Due to the complexity of how solar energy interacts with atmospheric particles, large uncertainties exist in predictions of the effect of aerosols on climate. A critical component in reducing the these uncertainties is the accurate determination of the particle single-scattering albedo, defined as the ratio of light scattering efficiency to total extinction (absorption+scattering) efficiency. Since atmospheric particles often consist of multiple chemical species and phases, scattering and absorption properties depend on the particles' internal structure and composition as well as overall size and shape. This project employed microbeam methods to demonstrate how particles with the same "bulk" chemical composition might have different configurations with respect to particle inclusions. The investigation will lead to a better assessment of variability in absorption and scattering efficiencies due to the configuration of inclusions, and therefore, lead to better estimates of uncertainties in climate forcing by aerosols.
Models of idealized particles consisting of highly-absorbing and highly-scattering components have demonstrated how absorption efficiency might vary for different configurations of the components (e.g., Fuller, K.A. et al., J. Geophys. Res., 104, 15941-15954, 1999). The objective of the current work is to investigate the internal structure and composition of real atmospheric particles to show how variability in absorption and scattering efficiencies of real particles would compare with models for idealized particles.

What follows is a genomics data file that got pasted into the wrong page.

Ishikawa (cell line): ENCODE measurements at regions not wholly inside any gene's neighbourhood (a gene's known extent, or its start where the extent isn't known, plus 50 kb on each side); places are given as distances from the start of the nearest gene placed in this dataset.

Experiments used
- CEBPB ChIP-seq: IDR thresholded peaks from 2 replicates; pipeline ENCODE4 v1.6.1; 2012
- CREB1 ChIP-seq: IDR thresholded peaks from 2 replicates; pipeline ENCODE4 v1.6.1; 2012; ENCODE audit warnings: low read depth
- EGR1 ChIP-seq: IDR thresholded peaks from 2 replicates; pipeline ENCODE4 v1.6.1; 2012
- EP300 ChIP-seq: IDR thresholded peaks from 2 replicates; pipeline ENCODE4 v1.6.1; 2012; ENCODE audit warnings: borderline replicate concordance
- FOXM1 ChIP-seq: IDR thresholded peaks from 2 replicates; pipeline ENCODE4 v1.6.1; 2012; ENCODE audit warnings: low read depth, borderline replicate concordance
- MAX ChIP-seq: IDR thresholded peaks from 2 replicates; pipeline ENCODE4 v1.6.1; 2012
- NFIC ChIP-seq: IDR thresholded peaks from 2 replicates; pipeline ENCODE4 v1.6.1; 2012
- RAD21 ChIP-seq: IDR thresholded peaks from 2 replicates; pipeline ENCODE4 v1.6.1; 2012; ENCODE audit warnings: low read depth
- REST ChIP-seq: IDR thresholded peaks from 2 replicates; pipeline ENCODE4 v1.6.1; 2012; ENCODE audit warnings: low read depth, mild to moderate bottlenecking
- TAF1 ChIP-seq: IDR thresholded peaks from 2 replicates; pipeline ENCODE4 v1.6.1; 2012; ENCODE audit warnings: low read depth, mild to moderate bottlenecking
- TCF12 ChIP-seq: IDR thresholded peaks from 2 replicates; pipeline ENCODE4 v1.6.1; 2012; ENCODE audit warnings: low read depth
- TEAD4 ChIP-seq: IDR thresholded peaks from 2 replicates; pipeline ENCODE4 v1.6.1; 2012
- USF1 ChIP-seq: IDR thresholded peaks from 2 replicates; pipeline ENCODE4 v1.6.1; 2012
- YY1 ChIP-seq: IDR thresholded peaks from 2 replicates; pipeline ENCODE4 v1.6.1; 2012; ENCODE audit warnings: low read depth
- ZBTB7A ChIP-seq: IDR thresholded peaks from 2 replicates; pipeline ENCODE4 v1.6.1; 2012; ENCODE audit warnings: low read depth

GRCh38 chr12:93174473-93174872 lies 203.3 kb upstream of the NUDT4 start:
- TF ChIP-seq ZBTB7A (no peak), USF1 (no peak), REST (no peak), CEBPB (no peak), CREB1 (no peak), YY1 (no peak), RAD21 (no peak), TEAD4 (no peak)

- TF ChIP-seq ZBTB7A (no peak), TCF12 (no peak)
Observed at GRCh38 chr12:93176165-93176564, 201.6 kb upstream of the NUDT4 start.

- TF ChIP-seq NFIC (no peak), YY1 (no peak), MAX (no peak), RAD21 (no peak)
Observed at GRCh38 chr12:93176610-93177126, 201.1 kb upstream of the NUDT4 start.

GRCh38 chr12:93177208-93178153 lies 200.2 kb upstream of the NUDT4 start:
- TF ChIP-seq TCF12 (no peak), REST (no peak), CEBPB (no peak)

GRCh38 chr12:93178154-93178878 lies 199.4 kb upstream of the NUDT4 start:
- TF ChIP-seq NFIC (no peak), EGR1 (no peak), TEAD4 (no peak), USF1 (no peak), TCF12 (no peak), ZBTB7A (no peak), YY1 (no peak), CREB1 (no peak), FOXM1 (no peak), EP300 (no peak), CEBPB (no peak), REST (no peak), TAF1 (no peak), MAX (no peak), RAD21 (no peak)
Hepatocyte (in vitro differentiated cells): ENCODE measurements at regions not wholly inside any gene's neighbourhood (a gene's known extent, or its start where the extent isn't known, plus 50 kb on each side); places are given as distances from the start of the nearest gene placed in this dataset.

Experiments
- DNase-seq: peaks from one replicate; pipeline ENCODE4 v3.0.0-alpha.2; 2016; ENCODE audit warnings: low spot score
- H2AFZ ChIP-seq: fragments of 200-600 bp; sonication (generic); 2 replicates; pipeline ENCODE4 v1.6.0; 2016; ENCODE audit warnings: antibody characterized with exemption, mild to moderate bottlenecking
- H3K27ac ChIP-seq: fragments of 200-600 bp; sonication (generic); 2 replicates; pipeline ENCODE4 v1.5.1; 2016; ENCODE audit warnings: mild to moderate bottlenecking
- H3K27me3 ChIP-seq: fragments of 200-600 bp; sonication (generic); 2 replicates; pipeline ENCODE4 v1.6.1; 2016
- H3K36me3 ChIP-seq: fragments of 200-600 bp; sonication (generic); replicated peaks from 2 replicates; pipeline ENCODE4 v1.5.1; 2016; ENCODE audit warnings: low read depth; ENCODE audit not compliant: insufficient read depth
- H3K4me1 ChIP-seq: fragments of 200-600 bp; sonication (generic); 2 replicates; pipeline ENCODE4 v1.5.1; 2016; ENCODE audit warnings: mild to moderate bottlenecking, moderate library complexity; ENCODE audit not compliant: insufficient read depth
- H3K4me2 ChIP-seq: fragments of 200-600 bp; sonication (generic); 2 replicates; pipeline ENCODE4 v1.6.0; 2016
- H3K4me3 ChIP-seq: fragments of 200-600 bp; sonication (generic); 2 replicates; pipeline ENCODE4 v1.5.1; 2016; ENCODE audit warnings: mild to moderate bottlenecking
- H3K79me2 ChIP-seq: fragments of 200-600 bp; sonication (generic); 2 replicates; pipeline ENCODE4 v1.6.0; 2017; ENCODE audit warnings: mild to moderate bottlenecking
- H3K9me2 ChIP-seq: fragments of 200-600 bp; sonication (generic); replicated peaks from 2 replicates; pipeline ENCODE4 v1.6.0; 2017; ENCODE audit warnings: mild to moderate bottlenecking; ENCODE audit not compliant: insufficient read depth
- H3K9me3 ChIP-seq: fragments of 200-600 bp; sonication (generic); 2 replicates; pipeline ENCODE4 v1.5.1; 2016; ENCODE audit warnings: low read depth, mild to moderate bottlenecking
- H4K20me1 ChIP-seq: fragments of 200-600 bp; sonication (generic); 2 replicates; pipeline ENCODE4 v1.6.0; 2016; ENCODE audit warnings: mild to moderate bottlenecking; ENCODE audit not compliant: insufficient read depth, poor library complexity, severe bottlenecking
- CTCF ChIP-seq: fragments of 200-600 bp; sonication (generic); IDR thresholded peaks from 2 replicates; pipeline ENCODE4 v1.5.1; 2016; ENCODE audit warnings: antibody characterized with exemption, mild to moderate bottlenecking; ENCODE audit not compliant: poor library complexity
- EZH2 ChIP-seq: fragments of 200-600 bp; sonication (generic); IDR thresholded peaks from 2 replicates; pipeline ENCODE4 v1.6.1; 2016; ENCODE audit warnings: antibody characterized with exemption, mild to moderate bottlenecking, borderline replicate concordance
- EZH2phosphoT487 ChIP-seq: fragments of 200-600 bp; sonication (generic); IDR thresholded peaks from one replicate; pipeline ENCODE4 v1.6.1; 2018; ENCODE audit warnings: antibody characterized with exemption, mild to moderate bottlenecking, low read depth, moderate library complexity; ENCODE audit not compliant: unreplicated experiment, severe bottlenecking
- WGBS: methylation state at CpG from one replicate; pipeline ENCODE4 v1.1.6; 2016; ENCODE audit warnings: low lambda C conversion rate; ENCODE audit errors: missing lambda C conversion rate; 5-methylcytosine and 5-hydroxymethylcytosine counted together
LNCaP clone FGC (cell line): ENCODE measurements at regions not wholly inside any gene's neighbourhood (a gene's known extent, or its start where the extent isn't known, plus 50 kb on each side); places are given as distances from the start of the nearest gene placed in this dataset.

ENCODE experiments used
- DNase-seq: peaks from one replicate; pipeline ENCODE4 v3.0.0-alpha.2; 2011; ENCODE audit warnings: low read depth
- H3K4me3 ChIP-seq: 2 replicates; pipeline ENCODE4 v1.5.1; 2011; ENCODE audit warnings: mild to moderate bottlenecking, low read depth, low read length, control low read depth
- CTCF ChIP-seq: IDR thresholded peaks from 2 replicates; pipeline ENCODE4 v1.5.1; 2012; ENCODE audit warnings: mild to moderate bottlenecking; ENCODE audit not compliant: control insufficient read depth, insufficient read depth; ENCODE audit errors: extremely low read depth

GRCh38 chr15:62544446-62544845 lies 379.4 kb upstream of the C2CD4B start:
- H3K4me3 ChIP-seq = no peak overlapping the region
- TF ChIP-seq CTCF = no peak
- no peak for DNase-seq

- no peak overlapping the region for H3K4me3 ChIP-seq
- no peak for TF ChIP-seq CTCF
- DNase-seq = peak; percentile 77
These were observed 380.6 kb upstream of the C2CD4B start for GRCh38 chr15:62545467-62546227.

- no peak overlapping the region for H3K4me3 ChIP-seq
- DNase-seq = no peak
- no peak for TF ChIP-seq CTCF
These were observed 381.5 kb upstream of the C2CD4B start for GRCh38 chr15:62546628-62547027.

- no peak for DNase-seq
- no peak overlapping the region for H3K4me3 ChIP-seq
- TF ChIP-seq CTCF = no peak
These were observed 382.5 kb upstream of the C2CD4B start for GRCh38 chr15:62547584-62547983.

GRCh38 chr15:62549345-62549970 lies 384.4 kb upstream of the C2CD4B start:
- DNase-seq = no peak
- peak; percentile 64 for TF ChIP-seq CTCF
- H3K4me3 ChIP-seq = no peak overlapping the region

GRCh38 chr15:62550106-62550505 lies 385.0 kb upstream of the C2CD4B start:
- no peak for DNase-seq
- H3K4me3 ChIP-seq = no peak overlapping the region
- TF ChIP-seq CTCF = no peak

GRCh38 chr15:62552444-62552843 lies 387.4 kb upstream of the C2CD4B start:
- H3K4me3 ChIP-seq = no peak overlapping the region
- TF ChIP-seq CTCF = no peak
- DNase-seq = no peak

The goals of this project are 1) to demonstrate the use of microbeam methods for investigating the interior of individual atmospheric particles, and 2) to provide real-particle analysis that will lead to better estimates of uncertainties in optical properties for various types, sizes, and shapes of particles.
The focused gallium-ion beam in a dual-beam (electron/ion) microscope was used to mill selected particles to acquire a series of cross sections for each particle. The electron beam was then used to generate a secondary electron image for each cross section. Energy-dispersive x-ray spectroscopy was used to map the elements in each cross section. 3D imaging software is used to provide a reconstruction of the composition of each particle based on the x-ray maps and secondary electron images. Selected particles included fine-mode (<2.5 μm) and coarse-mode (2.5 μm to 10 μm) particles from urban sites in Atlanta, Los Angeles, and Seattle collected during late summer, late fall, and late winter, respectively.
Figure 1 shows a 2D analysis of a carbonaceous particle with calcium and barium inclusions. The element maps (b, c) suggest that only a few Ca and Ba inclusions exist in the particle. The Ba phase may be a sulfide (1) or sulfur oxide (2). While the Ca phase (3) appears to be an oxide, some Ca does not match with O. Figure 2 shows cross sections of the same particle. In contrast to the Fig. 1 maps, cross-sectional maps reveal numerous Ba inclusions that are both embedded and peripheral. Cross-sectional maps distinguish the Ba sulfur oxides (4) from Ba sulfides (5). The large Ba inclusion (7) is peripheral, but within the particle. Ca inclusions are clearly oxides (6,8).